An essay from our forthcoming place issue At her restaurant, Mosquito Supper Club, and in her cookbook of the same name, Melissa Martin sets out to record the foods and recipes that cannot be found on New Orleans’s restaurant menus… by Leslie Pariseau | Jul, 2020

Web feature I have enough tear gas in my blood to know what doomsday tastes like. I know theft because it’s in my lineage and know how to find reclamation in the wreckage. Could mold myself a reenactment of the moment… by Clarissa Brooks | Jul, 2020

A feature essay from the Spring 2020 issue. I moved to Texas in 2017 and returned often to Dilley. When I would chat with residents—after a city council meeting, at the nail salon, before a cook-off—they’d ask if I was… by Emily Gogolak | Mar, 2020

A feature essay from the Spring 2020 issue. I wasn’t sure how to explain to a rising high-school junior why I’d followed her and her classmates to Belize. I’d met Pierre-Floyd a few months before during a tour of Frederick… by Casey Parks | Mar, 2020

A short story from the Spring 2020 issue I tell him goodbye and go wander around the beauty section in Dillard’s. I find the perfume like what I’m wearing on display and I spray some more on. I find a… by Ashleigh Bryant Phillips | Feb, 2020

A feature essay from the Spring 2020 issue. History is, in part, the memories we choose to protect and reinforce, to ensure their longevity and influence. In Thibodaux’s protected memory, sugarcane has endured, plantations have endured, Confederate heroes have endured—but… by Rosemary Westwood | Mar, 2020

A Points South essay from the Place Issue Stop ignoring your body while you have one, you tell yourself. Stop succumbing to despairing visions of genocide. Pause the video of George Floyd’s strangled voice calling out for his mother, begging… by Mik Awake | Aug, 2020

A Points South essay from the Spring 2020 issue When we weren’t whizzing through intersections, I was trying to read road signs, thinking that their letters, dimly lit by our headlights, would give me some kind of orientation on this… by Malinda Maynor Lowery | Mar, 2020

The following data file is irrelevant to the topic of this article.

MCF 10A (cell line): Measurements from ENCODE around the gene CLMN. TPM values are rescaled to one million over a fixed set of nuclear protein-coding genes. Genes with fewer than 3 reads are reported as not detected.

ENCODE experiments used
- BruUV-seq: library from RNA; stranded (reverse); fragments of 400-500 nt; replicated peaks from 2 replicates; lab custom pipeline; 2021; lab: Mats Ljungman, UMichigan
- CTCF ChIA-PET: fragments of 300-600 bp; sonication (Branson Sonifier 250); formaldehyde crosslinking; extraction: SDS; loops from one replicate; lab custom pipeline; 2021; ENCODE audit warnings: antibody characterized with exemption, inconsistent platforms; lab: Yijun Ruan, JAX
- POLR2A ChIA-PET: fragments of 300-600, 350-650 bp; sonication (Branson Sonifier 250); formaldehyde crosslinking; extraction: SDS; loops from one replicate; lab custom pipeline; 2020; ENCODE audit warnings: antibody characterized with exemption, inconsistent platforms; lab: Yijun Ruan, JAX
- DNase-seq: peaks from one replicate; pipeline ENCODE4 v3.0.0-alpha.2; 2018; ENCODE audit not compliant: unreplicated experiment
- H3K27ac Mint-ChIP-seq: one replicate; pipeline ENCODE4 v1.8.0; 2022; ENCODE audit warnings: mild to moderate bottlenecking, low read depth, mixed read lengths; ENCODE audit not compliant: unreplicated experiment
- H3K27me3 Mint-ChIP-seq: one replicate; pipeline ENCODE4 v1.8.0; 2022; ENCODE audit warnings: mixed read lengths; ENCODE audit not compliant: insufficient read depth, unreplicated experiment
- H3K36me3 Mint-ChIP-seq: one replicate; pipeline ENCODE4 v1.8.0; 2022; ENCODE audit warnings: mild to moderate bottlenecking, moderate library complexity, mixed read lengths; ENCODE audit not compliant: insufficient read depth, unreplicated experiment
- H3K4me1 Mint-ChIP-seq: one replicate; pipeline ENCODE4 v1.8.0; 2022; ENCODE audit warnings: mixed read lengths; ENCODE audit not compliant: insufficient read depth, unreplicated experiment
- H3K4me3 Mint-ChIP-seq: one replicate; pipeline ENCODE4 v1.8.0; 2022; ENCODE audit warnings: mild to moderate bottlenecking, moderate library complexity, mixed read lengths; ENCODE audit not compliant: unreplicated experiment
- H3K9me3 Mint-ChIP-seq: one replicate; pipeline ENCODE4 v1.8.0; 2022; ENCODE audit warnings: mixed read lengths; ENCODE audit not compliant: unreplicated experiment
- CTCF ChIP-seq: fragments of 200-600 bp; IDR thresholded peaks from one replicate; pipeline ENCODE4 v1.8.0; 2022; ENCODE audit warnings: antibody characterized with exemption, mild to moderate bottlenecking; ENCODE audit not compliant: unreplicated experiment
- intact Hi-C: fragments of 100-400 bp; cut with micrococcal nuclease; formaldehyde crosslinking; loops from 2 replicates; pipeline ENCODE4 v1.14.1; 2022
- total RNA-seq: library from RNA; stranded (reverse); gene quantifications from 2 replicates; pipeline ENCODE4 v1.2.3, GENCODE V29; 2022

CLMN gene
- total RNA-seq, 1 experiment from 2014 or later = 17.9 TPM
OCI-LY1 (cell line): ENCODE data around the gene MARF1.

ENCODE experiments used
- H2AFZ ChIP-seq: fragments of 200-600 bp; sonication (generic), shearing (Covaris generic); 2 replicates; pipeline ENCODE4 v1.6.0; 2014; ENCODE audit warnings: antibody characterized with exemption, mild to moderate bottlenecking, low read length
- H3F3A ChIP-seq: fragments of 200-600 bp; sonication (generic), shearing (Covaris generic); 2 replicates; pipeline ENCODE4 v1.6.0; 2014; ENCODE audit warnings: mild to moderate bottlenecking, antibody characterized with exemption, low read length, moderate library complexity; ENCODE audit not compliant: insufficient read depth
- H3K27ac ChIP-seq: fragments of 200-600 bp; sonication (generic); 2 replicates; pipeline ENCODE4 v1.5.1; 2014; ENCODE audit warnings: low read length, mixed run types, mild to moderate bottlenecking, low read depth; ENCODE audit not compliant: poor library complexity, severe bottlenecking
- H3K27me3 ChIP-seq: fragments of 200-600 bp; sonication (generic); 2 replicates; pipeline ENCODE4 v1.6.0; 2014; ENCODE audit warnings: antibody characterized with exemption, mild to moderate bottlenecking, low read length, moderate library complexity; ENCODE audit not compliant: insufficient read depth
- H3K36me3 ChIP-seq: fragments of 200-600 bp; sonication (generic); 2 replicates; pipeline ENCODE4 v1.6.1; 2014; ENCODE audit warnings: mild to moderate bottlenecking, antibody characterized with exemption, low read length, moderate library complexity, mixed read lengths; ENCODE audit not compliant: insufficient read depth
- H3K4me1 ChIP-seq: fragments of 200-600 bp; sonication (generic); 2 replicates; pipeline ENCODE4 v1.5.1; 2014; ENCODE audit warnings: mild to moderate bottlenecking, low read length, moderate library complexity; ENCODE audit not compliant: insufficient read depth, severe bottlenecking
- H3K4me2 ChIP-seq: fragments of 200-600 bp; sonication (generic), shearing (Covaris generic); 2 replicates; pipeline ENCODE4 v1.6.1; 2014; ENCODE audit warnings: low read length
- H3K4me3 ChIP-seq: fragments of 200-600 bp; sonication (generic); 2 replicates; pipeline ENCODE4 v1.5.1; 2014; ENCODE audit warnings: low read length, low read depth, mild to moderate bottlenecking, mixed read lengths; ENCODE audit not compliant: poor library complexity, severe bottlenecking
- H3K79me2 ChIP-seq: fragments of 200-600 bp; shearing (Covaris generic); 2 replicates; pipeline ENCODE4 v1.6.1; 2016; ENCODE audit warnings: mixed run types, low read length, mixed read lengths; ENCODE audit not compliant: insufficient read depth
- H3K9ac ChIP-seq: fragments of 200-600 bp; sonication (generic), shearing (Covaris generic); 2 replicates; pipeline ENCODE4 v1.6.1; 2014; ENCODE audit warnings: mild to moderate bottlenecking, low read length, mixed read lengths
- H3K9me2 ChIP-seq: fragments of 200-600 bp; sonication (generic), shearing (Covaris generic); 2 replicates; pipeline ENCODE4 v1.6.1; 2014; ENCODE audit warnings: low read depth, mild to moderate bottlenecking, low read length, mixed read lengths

A featured short story from the Spring 2020 issue. She stopped short. The dogs would have passed without noticing her, but Seth had to give them a parting yap. In a second they wheeled around and came straight at her,… by Ben Fountain | Mar, 2020

 A Letter from the Editor, Spring 2020. Over the years, I have come to admire a certain kind of story that the Oxford American, as a quarterly magazine untethered from the demands of a rapid news cycle, is especially well… by Eliza Borné | Mar, 2020

 A Letter from the Editor, Place Issue. A tiresome stereotype about the American South is that this place is a monolith. Growing up in Arkansas, with the two sides of my family living in different regions of the state, I… by Eliza Borné | Jul, 2020

We would like to hear from you.  The magazine will begin publishing letters to the editor in the fall issue and going forward. If you would like to respond to a story published in the magazine, we welcome your letter. by Oxford American | Jun, 2019

September 03, 2019

Could Lucy Negro Redux beckon a new era for ballet?—an Omnivore essay from the Fall 2019 issue.

I believe artwork is more interesting—and will invite new audiences—when a wide swath of people are allowed to tell a variety of stories. There’s just one issue here: most ballet audiences don’t come to the theater to think about representation. Ballet is a form of escapist entertainment that celebrates the athletic prowess of the human body, and the fact is, the bodies on stage are usually white.

November 20, 2018

Track 1 – “Lights in the Valley” (Live) by Joe & Odell Thompson 

They were part of a dying tradition: musicians from the community playing functional music for social dances, not to make a living but because that’s simply what they did. They were also among the last living links to a vast black string band tradition that used to be spread all over the South and other parts of the U.S. but had slowly disappeared until very few were left. And they were swallowed up by the wider societal notion that fiddle and banjo music was strictly a white preserve. 

December 13, 2018

An installment in our weekly series, The By and By. 

All of the beautiful songs, the incandescent lyrics—poor translations of what we really want to say when we cry or lift our hands or close our eyes and pray. Poor translations for “God, where are you?” and “It’s all going to be okay” and “I need to feel loved right now, will you love me?” We are called to be still and know. We are called to be quiet and know. We are called to listen and know. We are called to learn and do better.